As a writer I find myself constrained by considerations that make me somewhat envious of writers in the past who were not so constrained. I am referring to the use of gender-specific pronouns. In the past it was generally understood that, in the interesting verbiage of old Victorian era contracts, “for the present purposes, the male embraces the female.” Writers could, without causing offense, use exclusively male pronouns when referring to non specific people. Today this is not the case.
I do not intend here to argue the case for or against feminism in general. I am concerned only with the practical. The fact is that many people today demand that writers specifically include the feminine. I am fully sympathetic with the feminist cause; women have been, and continue to be treated quite shamefully in our culture. I agree that they should be equally represented in all appropriate areas. Where I find myself in disagreement is in the use of language.
I understand that language can be used as a socio-political tool, and that the words that are used and the way arguments are framed can be used as subliminal means of persuasion, but to extend this idea to the use of pronouns seems to me to be going too far. To demand that there be gender balance in this area is unreasonable, as there is no workable solution to the problem, and attempts to comply tend to raise problems of their own.
Complete avoidance of pronouns is not practical, so several possible solutions have been tried or suggested. The best solution would be to have a non gender-specific pronoun to use. Unfortunately English has no such word, and the process by which language develops and changes does not generally favor the deliberate creation of new words except when one is needed to describe something that is new or newly discovered, and has no word for it yet. Even here the path from coinage to acceptance is a chancy one, and often competing words fight it out in the marketplace of ideas. Scientists create new words all the time, but at least at first they are only used within the confines of science, or a specific branch of science.
Generally the way new words for common ideas enter the language is through their use by subcultures which then leaks into the language at large, usually because they are useful and colorful. The hippie subculture, for instance, gave us many such expressions such as “turn on” and “drop out” (both used in specific contexts) among many others. To purposefully try to create a new word for an existing and commonly used one and then get it generally adopted is a monumental task, and one unlikely to succeed.
Another strategy is the use of constructions like “he or she” and “his or hers”. These become cumbersome, especially when they occur more than once in a sentence, and have the negative effect of drawing attention to themselves at the expense of whatever point is being made.
Many writers use “he” and “she” more or less randomly, with similar effect. The difficulty is that in all such cases what is being expressed is something non specific, as it were a generic person of unknown gender, and the male pronouns, when used in a generalized context, have always been understood to be inclusive of both genders. Not so the female. Female pronouns, as they have always been used are specific, and rule out the male. This leads to some level of confusion on the part of the reader. When the writer switches between he and she, and between his and hers the reader is faced with determining whether a difference in the meaning is intended. This may be a subconscious confusion, but there is always the possibility that this time the writer did indeed wish to exclude the male.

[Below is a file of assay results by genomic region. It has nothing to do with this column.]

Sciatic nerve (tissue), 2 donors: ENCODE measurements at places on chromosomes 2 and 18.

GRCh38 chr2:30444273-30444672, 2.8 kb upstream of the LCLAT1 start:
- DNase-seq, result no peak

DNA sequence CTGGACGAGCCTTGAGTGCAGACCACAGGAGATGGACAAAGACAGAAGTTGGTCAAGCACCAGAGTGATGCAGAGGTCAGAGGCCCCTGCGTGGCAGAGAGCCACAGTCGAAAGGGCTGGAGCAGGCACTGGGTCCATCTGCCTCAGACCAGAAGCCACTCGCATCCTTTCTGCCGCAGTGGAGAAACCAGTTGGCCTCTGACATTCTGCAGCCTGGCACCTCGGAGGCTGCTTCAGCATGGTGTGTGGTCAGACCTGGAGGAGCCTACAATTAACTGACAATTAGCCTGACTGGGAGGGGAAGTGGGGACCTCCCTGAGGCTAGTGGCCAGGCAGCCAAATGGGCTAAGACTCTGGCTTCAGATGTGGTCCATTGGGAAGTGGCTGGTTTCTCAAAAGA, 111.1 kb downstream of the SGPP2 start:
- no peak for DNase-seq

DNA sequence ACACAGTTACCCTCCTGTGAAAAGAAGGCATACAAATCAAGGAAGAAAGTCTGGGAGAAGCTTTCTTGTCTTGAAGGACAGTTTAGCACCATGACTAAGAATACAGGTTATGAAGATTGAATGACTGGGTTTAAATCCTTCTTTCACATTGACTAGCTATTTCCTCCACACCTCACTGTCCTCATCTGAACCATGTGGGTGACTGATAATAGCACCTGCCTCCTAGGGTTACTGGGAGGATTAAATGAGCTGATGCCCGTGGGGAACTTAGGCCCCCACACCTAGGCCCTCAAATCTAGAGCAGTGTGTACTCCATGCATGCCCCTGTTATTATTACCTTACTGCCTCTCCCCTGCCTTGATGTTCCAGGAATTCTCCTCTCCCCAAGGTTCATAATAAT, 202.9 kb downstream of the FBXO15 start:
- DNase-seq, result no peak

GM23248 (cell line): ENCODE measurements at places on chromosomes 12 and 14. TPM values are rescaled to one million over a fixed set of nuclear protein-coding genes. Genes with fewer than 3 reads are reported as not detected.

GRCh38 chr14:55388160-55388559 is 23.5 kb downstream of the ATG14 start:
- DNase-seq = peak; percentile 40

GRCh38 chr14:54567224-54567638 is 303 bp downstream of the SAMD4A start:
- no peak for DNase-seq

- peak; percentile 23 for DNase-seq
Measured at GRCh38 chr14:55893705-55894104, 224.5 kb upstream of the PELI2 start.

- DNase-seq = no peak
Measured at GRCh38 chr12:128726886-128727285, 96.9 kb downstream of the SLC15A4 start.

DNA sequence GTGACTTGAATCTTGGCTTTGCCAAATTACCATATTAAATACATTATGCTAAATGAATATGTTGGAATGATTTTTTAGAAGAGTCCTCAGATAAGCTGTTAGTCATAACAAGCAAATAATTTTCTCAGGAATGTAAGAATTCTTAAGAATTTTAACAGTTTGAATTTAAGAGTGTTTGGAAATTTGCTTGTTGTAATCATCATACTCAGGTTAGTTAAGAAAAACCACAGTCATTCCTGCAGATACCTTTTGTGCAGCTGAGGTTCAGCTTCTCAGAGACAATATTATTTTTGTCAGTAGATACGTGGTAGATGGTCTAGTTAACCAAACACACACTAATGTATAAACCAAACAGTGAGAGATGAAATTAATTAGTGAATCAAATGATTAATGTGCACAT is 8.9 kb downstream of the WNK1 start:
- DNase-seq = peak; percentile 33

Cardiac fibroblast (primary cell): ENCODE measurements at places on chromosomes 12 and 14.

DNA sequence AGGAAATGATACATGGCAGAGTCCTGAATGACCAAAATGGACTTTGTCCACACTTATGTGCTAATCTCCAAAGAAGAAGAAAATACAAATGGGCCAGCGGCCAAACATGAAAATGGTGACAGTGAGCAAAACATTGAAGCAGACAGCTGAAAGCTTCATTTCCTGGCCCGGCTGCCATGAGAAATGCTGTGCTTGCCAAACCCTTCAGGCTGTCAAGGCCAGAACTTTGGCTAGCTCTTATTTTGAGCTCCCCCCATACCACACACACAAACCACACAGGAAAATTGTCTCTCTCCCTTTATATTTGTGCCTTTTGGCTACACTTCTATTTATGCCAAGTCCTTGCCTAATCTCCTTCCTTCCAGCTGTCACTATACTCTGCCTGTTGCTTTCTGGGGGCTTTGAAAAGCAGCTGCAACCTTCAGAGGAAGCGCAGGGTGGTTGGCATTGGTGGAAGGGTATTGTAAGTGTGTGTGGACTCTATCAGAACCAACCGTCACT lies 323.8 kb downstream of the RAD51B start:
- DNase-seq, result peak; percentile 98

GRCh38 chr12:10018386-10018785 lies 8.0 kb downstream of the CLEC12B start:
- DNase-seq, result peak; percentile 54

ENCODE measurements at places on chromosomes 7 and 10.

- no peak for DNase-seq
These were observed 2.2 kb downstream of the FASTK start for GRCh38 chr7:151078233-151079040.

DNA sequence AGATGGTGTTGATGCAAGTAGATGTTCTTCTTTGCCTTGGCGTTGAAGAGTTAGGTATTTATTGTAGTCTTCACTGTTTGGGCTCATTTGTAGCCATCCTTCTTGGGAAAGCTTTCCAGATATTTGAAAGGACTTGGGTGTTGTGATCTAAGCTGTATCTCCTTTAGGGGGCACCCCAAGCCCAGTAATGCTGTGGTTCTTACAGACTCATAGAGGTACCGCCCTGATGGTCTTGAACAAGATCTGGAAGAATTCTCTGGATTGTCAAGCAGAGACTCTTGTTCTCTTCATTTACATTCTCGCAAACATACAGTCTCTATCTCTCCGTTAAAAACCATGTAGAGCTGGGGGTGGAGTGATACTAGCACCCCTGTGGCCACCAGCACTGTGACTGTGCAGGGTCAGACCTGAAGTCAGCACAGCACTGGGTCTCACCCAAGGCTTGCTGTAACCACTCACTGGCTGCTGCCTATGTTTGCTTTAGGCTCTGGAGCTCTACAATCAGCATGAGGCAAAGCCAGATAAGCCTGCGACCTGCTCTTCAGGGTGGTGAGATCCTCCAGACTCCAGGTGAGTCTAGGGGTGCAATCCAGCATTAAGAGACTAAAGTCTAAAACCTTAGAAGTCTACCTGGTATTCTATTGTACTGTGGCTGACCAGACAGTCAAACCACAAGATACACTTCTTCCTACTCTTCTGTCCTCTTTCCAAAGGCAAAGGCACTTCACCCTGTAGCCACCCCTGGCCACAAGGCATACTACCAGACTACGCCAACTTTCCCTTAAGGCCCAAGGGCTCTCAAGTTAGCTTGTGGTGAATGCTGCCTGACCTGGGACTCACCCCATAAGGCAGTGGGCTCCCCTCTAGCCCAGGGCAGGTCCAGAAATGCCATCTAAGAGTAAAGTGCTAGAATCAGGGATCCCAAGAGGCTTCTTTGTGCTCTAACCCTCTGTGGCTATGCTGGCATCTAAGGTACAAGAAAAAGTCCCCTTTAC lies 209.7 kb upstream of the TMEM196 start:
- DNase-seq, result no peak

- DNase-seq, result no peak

Another problem with this approach is that it is itself not without pitfalls. Perhaps the writer inadvertently uses “he” in a case where the reference is to the kind of person the reader may he sympathetic to, and “she” when referring to a non-specific criminal, for instance. In the attempt to comply with a politically based requirement, the writer is opened up to an even worse accusation of prejudice. Writing clearly and understandably is difficult enough without these additional burdens.
The final and perhaps most distasteful strategy is to resort to bad grammar. This involves using the non gender specific “they” and “their” when referring to people in the singular. Thus leads to sentences like “a writer must rack their brain to navigate these shoals, and even then they may fail.” Again, the meaning is distorted and the reader thrown into confusion.
This would perhaps be acceptable if the change made some compensatory positive difference in understanding, but in my estimation it does not. At best it serves as what is known as virtue signaling. By using these cumbersome workarounds I am demonstrating that I am a virtuous person, and sympathetic to the cause of women. All it really shows is a willingness to allow the meaning to be degraded for no useful purpose. So this kind of writing says nothing about the writer, who may in fact be completely unsympathetic to the cause but not want to offend a potential market. It also does nothing to raise the political consciousness of the reader. The only people satisfied with any of these solutions is the constituency that demanded these changes.
My own solution, which I intend to follow in all my writing, unless and until a truly workable solution is suggested, is to use “she” and “her” when referring specifically to females, and when the gender is unknown or unimportant I will use “he” and “his.” Readers may feel free to make their own substitutions if they wish, and nobody should draw any conclusions about my attitude to woman or to feminism from this decision. What is important to me is the validity of the ideas being expressed, and if my refusal to change my style on demand affects your acceptance or otherwise of my ideas, then in my opinion you are basing your response on the wrong consideration.